This is a short but intensive QEMU-KVM tutorial
Introduction to KVM
Kernel-based Virtual Machine (KVM) is a virtualization solution for the Linux kernel. KVM is a part of the Linux Kernel since version 2.6.20 (Feb. 2007). Also, KVM requires a processor with a hardware virtualization extension, which is meanwhile present on most desktop and server processors. Future Kernel versions will include KVM for ARM architecture too, making its ubiquitous available.
Talking about kvm is talking about virtualization technology or about kernel modules (kvm.ko, kvm-intel.ko or kvm-amd-ko). Sometimes kvm is mentioned as a virtual machine but this is not correct, because kvm does not provide virtualized hardware.
This is where
QEMU (generic machine emulator and virtualizer) comes to play.
Qemu-kvm is a stable fork of
QEMU point releases with kvm features or extras on top of it. I’m a bit unsure about the state of the art, but there are plans to merge qemu-kvm fork completely to qemu (correct me please if you know more about it). However, current article is about qemu-kvm which is available in most common Linux distributions right now.
The further description assumes you have root access to your Linux system. The following examples were tested on Linux Debian wheezy and Ubuntu 12.04 LTS.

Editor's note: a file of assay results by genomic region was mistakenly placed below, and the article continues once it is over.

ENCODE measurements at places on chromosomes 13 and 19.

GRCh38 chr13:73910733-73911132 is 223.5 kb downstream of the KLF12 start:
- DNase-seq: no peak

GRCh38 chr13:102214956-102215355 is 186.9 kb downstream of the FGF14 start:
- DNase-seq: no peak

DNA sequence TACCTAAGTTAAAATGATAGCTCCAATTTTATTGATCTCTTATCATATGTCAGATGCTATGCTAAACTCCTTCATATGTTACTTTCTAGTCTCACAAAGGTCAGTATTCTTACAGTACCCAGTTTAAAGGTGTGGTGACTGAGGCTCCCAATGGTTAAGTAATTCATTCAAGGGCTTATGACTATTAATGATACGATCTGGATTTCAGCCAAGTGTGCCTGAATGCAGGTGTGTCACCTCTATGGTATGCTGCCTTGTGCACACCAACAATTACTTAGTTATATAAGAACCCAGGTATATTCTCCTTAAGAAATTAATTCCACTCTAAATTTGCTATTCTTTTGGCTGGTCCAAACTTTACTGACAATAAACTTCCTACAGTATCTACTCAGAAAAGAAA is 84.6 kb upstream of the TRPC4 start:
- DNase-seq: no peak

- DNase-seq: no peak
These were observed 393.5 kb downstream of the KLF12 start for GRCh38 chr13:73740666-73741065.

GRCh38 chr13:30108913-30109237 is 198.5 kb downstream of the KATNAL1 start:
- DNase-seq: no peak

1. Check Requirements
There is no sense to handle with kvm when underlying hardware doesn’t support Hardware-Virtualization, so check this first.
egrep -c '(vmx|svm)' /proc/cpuinfo #0 bad #1 or more is good
Even if supported, HV-Virtualization is often switched off in BIOS by default. Let’s check this also. If virtualization is on, kvm modules should be already loaded.
lsmod | grep kvm #prints: #kvm #kvm_intel or kvm_amd
If modules are not loaded try to load them manually.
#eg. for intel modprobe kvm sudo modprobe kvm_intel
And if not successful, Check detailed messages.
dmesg | grep kvm
If BIOS is mentioned in the output, you know what to do - reboot and activate virtualization support.
2. Install qemu-kvm package
Now if you are ready install qemu-kvm
sudo apt-get install qemu-kvm
Now check some details of /dev/kvm
ls -la /dev/kvm #crw-rw----+ 1 root kvm 10, 232 Feb 27 12:16 /dev/kvm
This is usually the case. Device /dev/kvm is writable by kvm group. So add a user to kvm group that should be able to start VM’s.
That’s is. I also recommend adding the current user to